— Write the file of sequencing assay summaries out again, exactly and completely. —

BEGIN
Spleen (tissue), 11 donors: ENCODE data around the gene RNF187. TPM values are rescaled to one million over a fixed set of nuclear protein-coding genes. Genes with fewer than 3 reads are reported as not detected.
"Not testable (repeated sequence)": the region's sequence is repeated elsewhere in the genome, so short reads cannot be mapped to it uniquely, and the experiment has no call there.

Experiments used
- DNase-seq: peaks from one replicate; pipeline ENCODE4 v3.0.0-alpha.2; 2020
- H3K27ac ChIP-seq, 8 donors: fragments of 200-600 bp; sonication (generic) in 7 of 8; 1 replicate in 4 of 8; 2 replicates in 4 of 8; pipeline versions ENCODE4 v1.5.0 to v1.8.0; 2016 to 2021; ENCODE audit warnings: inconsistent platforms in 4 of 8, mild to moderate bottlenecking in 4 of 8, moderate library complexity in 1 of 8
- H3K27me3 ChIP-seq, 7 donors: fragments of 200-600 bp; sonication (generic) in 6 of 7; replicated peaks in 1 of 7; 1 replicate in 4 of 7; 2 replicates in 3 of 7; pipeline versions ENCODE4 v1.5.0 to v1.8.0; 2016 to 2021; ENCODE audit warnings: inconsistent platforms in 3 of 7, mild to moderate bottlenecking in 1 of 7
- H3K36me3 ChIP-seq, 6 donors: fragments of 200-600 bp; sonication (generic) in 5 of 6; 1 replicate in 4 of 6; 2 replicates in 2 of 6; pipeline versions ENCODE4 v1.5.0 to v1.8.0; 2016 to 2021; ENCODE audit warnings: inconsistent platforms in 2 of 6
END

Spleen (tissue), 11 donors: ENCODE data around the gene RNF187. TPM values are rescaled to one million over a fixed set of nuclear protein-coding genes. Genes with fewer than 3 reads are reported as not detected.
"Not testable (repeated sequence)": the region's sequence is repeated elsewhere in the genome, so short reads cannot be mapped to it uniquely, and the experiment has no call there.

Experiments used
- DNase-seq: peaks from one replicate; pipeline ENCODE4 v3.0.0-alpha.2; 2020
- H3K27ac ChIP-seq, 8 donors: fragments of 200-600 bp; sonication (generic) in 7 of 8; 1 replicate in 4 of 8; 2 replicates in 4 of 8; pipeline versions ENCODE4 v1.5.0 to v1.8.0; 2016 to 2021; ENCODE audit warnings: inconsistent platforms in 4 of 8, mild to moderate bottlenecking in 4 of 8, moderate library complexity in 1 of 8
- H3K27me3 ChIP-seq, 7 donors: fragments of 200-600 bp; sonication (generic) in 6 of 7; replicated peaks in 1 of 7; 1 replicate in 4 of 7; 2 replicates in 3 of 7; pipeline versions ENCODE4 v1.5.0 to v1.8.0; 2016 to 2021; ENCODE audit warnings: inconsistent platforms in 3 of 7, mild to moderate bottlenecking in 1 of 7
- H3K36me3 ChIP-seq, 6 donors: fragments of 200-600 bp; sonication (generic) in 5 of 6; 1 replicate in 4 of 6; 2 replicates in 2 of 6; pipeline versions ENCODE4 v1.5.0 to v1.8.0; 2016 to 2021; ENCODE audit warnings: inconsistent platforms in 2 of 6